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What important lessons do the children learn in Part I of 'To Kill a Mockingbird'? The book 'To Kill a Mockingbird', was written by Harper Lee in 1960

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Introduction

What important lessons do the children learn in Part I of 'To Kill a Mockingbird'? The book 'To Kill a Mockingbird', was written by Harper Lee in 1960, and was based on her previous experiences as a child. She was a tomboy as a child and was friends with Truman Capote, who later provided a base for the character of Dill. When she was five years old, a trial began accusing nine black men raping two white women. Although medical evidence proved the women had not been raped, the men were still found guilty. Fortunately all but one of them were freed or paroled, and this case left a deep impression on Lee, later using it as an outline for the novel 'To Kill a Mockingbird'. The novel was set in the American South in the early 1930's, when the issues that had been fought over in the American Civil War were still present in the South. This was the treatment of black people, because the South had believed that they were to be kept as slaves but the North disagreed. When the North won, the South still were prejudiced towards them. 'To Kill a Mockingbird' is set in the Southern state of Alabama, in a fictitious place called Maycomb. There was a lot of prejudice here, mostly racial, although some white people treated black people with the respect they deserved. The novel is written through the eyes of a young girl called Scout, who grows up in Maycomb County, with her brother Jem and their friend Dill. This allows us to gain an understanding of the innocence of childhood and how the perception of a situation through the eyes of a child can differ from that of an adult. The way that the book has been written also lets us into the thoughts of a child as she is learning important lessons in life. ...read more.

Middle

No matter what anybody says to you, don't you let 'em get your goat. Try fighting with your head for a change" Atticus is a lawyer who is used to winning without fighting so he is trying to teach Scout this. He is telling her that people can say things but she is not to let them affect her because it doesn't matter. She needs to learn to put up with what people say and to retaliate with words and not violence or just to ignore them. So Scout tells Cecil Jacobs to take it back but he replies with more insults. Usually she would start a fight but she walks away and he calls her a coward. She says: 'Somehow, if I fought Cecil I would let Atticus down...I could take being called a coward for him.' Scout is taught by Atticus to respect other people's opinions when they are talking about what the town thinks of the case with Tom Robinson. Scout says that Atticus must be wrong to defend him because the rest of the town think that he is wrong and they are right so Atticus says: "They're certainly entitled to think that, and they're entitled to full respect for their opinions...but before I can live with other folks I've got to live with myself." He is saying that people can think what they like but he is doing this case because if he didn't he would lose his respect as a lawyer and he would feel guilty if he didn't defend Tom Robinson because no one else will, so he is not in a position to care what they think because he needs to care about what he thinks. Scout is learning about tolerating others, their actions and their thoughts, and about the importance of pride in not fighting and not letting people get to her, and loyalty to Atticus and doing what he has told her to. ...read more.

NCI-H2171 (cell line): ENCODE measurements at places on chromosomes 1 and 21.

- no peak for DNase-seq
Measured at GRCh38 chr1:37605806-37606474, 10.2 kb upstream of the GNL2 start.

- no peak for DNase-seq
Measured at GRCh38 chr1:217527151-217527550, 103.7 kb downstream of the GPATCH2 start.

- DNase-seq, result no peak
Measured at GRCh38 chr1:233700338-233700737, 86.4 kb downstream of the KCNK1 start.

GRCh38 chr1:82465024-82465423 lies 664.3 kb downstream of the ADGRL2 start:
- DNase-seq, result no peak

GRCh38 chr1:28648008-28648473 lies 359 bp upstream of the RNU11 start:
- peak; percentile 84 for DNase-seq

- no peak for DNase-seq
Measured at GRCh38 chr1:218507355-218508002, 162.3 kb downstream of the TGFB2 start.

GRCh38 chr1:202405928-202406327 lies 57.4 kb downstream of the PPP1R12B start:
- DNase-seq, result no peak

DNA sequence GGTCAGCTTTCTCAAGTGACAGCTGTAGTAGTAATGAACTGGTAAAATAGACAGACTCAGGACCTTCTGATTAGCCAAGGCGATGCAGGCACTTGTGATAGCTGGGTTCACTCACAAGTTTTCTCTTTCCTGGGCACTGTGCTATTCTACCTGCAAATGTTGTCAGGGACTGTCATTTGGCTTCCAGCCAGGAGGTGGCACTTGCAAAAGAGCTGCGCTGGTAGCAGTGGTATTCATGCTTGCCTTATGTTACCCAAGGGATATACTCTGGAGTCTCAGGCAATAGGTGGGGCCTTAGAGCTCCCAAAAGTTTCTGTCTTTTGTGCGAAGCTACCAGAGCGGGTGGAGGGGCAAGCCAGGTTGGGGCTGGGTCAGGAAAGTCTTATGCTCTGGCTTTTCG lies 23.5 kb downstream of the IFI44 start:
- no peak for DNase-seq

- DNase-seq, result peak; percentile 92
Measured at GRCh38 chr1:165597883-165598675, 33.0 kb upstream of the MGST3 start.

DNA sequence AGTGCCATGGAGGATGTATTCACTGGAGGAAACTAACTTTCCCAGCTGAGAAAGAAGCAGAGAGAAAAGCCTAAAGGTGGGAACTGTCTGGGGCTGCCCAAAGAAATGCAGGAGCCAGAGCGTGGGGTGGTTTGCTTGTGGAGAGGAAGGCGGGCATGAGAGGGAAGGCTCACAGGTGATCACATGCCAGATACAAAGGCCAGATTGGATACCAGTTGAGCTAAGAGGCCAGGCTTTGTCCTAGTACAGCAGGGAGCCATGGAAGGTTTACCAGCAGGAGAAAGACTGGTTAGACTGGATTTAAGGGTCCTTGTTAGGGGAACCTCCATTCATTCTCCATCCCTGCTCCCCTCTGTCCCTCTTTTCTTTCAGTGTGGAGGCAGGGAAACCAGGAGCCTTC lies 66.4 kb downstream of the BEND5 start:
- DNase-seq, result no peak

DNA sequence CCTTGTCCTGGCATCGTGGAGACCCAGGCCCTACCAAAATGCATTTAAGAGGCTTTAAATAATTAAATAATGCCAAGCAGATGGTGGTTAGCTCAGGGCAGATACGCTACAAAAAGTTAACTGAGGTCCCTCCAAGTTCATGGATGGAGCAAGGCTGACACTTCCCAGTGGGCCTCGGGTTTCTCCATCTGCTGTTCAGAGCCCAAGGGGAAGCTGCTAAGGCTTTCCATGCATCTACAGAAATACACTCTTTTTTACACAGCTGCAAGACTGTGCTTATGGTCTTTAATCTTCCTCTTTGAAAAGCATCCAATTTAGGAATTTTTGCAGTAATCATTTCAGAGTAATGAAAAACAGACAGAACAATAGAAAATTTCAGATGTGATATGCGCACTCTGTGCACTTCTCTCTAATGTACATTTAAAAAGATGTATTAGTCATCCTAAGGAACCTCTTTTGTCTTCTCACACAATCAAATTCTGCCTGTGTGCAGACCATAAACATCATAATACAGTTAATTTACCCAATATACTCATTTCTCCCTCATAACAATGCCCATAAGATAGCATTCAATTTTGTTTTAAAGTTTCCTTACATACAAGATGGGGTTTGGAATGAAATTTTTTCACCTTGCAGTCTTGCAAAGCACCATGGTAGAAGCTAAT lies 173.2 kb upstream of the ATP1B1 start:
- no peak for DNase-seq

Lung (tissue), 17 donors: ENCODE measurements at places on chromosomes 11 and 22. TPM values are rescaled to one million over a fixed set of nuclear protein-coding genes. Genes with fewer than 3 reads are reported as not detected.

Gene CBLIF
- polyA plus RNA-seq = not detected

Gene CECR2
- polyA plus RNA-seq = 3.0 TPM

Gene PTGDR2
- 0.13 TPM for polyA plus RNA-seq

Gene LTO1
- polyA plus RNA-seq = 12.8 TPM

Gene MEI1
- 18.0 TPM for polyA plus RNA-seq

Conclusion

She asks if he is one and he replies: "I certainly am. I do my best to love everybody...I'm hard put sometimes." He is not a 'nigger-lover' in most people's understanding of the term, but in a real sense of it because he does love Negroes, just as he likes everyone else. The children learn a lot from their father from the 'mad dog' incident. When the children encounter the mad dog they realise that it is a very serious thing. Scout says: 'Nothing is more deadly than a deserted, waiting street. The trees were still, the mockingbirds were silent' Scout is describing how nature and things they cannot control are reflecting the mood of the people in the street. The fact the mockingbirds had stopped singing is significant because mockingbirds always sing joyously. Perhaps this wasn't too obvious at the time but Scout could feel that there was something different happening, and because in this book mockingbirds are a metaphor for people like Boo Radley, who are innocent and do no harm, it shows that their lives would be very different without them. They had previously come to the conclusion that their father could not do anything - he worked in an office, he didn't hunt, he could not see very well, and he said he was too old to play football. The children question other people about his talents. Miss Maudie tells Scout that he can play checkers well and he can play a jew's harp, which is a small, palm-sized musical instrument, however Scout is not impressed. Calpurnia said that he could do lots of things but could not specifically say what. When the dog is coming up the street, Mr Tate hands Atticus the rifle to shoot it with. Scout says, 'Jem and I nearly fainted' because she has never known of her father to shoot anything so she does not understand why the sheriff would hand him the gun. After shooting the dog, Mr Tate comments on Atticus's aim being a little to the right, and he replies, "Always was...If I had my 'druthers I'd take a shotgun. ...read more.

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